It’s been two days since I’ve left the bungalow. I’ve been focused primarily on hydrating, self-preservation and rejuvenation. Muscles all over my body hurt and though it may sound more like making excuses to support laziness I don’t want to risk any serious health problems. Besides, my olfactory recoils at the repugnant aromas that fill the air surrounding busy streets and business-filled areas. Balinese burn trash, jungle, rubber; everything.
I should have started this trip in Ubud. It’s enchanting here; the green is greener, the people friendlier (if that’s possible) and the food exquisite. I’ve been learning something new about myself each day—sometimes several times a day. Despite this, I’m desperate for more human interaction. Spending time with just myself has worn thin. I refuse to let another day pass spent alone so I research day tour companies in the area. I locate one with a free pick up/drop off service that lasts nine hours and will operate whether I am the only participant or not. Doing my due diligence, I double-check the TripAdvisor reviews of the business before deciding to book it.
Andre, my hired driver for the day, has pulled over on the side of the road just next to a KFC and a Dunkin Donuts, which he proudly exclaimed are “my products” because the brands are American. According to Andre, Balinese love fried chicken. He says buying a bucket of fried chicken for dinner is a quick and easy way to feed the whole family. The fact that we’ve been discussing fried chicken for more than twenty minutes alongside Andre’s second favorite topic, President Barack Obama, warranted bouts of hysterical laughter from me. I deduce he has chosen these topics for discussion because 1) he has limited English speaking skills, and 2) that I am Black-American. I joke with him about it – my way of taking the power back in the situation – to test his sense of humor and his social queues; maybe he’ll catch my drift.
The reality is most Balinese people have a genuine affection for (the former) POTUS considering part of his childhood was spent in Jakarta. Andre cracks a window while lighting a cigarette and asks me if I mind. I shake my head in response. He asks me if I smoke. I lifted an eyebrow and mouth, not cigarettes to the polluted air rushing in and occupying the car’s interior. I fold my top lip upward in an attempt to block my nostrils from the accost, but it does little to sway the volatility of the scents.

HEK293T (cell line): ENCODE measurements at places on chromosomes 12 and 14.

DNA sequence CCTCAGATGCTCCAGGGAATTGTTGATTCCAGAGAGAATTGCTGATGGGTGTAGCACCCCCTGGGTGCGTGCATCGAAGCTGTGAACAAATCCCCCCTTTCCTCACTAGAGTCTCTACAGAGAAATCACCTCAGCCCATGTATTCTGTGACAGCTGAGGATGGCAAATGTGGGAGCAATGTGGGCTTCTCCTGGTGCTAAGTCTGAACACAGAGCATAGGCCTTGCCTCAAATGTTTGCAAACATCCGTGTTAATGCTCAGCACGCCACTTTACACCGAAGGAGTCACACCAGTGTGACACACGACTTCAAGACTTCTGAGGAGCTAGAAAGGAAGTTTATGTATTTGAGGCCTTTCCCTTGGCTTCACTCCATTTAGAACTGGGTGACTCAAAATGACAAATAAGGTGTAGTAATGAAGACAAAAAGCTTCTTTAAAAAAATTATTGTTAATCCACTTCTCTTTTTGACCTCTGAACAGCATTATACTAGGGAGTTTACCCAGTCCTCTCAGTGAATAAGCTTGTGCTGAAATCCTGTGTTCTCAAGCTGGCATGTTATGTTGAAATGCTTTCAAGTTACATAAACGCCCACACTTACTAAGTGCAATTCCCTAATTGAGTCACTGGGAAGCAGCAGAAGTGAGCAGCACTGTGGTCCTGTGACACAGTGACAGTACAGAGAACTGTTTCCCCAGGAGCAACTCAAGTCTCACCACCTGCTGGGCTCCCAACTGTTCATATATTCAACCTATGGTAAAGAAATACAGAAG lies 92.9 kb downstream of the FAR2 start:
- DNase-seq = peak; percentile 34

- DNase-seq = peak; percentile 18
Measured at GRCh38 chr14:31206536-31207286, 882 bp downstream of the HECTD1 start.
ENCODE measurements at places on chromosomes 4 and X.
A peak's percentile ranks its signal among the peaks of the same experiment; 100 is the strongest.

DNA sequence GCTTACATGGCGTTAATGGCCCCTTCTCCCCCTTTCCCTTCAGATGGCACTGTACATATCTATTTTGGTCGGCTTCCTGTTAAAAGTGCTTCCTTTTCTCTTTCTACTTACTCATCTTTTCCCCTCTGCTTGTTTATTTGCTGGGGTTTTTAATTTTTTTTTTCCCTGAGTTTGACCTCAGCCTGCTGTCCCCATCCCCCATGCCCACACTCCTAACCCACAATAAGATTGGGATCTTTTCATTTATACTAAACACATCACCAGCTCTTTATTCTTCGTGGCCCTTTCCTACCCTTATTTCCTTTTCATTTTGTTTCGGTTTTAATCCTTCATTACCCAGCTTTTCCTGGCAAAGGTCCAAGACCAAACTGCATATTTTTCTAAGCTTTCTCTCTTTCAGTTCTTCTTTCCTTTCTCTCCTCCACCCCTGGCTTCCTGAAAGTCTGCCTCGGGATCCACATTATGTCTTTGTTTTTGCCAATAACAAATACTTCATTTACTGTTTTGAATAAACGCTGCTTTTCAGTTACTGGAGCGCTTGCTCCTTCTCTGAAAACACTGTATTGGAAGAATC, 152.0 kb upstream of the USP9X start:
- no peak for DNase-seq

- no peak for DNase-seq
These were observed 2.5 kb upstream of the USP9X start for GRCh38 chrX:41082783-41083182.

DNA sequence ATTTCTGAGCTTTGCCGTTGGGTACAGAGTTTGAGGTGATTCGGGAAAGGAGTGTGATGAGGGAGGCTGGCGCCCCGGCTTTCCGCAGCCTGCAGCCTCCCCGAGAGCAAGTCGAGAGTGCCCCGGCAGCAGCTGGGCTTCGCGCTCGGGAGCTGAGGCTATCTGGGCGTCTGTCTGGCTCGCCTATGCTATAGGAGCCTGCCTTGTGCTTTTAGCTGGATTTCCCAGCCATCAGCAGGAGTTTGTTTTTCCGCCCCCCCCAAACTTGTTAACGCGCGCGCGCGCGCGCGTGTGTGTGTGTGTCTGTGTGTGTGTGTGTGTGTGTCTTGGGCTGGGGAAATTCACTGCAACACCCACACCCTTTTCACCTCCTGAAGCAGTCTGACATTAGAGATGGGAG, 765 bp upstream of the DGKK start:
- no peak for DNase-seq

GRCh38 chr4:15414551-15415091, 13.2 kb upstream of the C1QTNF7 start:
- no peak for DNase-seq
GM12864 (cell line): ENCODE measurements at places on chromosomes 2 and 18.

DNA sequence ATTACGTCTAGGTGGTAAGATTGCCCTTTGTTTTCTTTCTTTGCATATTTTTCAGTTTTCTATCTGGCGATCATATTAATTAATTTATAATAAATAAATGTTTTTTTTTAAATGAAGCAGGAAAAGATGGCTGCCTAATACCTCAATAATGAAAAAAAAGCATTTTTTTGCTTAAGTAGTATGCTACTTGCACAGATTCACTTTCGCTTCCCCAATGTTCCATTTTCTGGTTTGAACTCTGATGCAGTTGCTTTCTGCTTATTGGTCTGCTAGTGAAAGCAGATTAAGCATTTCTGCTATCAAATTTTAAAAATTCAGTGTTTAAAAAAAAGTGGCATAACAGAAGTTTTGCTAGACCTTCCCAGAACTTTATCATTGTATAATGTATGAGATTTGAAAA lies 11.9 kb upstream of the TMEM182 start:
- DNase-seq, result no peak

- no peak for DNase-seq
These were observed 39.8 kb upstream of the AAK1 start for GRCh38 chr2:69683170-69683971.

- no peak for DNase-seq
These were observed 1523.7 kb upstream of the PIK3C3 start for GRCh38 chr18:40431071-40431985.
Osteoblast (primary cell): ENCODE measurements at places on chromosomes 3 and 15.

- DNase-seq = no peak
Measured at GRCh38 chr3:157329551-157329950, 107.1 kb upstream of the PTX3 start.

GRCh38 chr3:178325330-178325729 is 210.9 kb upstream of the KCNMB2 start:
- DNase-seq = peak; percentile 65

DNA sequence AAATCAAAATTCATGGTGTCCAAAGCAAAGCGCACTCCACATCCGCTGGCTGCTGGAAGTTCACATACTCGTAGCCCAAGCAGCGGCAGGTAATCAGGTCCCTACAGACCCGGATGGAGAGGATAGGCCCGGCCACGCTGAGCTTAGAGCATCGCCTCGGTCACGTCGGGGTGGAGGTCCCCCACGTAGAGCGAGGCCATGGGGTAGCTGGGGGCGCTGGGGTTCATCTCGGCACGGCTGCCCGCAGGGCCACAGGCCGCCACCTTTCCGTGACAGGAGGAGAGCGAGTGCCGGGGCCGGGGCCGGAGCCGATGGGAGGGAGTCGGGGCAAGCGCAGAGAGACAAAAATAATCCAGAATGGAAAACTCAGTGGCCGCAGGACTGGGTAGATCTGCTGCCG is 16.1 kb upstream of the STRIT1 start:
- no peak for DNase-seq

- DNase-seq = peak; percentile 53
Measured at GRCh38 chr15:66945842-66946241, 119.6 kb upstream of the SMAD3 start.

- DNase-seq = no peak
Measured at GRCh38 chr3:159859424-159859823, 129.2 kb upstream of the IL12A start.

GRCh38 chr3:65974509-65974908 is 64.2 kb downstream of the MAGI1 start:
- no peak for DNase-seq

I’m lost in thought, but thinking about nothing at all. The temples here are ancient; some creepy in appearance and others jaw-dropping with ornate decorations and entryways. Andre admits that some of the temples popular with tourists today were handcrafted by locals wanting to cash in on the tourist boom. Recalling the desperation in the faces of the women selling saris, keepsakes, etc. at every temple entry, and I believe him. One lady went so far as to throw the sari on my person and walk away demanding I pay her one dollar. The dark side of tourism, I think to myself.
Andre is gabbing on and on about nothing. He chuckles loudly to himself before speaking about how it amazes him that California and New York are part of the same country, but are so far away. I think about the stark differences in coastal cultures of the US and have to concur. I tell him how I thought Balinese air would smell sweet with mango or sodden like soaking rice. He roars at this comparison throwing his head back and slapping the steering wheel wobbling his head back and forth in a fit of laughter. He exclaims that once the air did smell of such things, but that this time was long before his life began.
Andre and I banter throughout the day exploring temple to temple, rice paddy to rice paddy with some food shoved in between. I ponder how this day could have been spent, alone and feeling sorry for myself in a foreign country, and congratulate myself on my gumption. Realizing that my first solo trip concludes in just a handful of days I play a supercut of the awkward moments that tested my endurance these last weeks. I remember how doubtful I was I would get to my second day let alone the end. I smile widely at Andre. I am not listening, but I am entertaining his idea of entertainment as my thoughts wander to the future. What will I get into next? Where will I go…?
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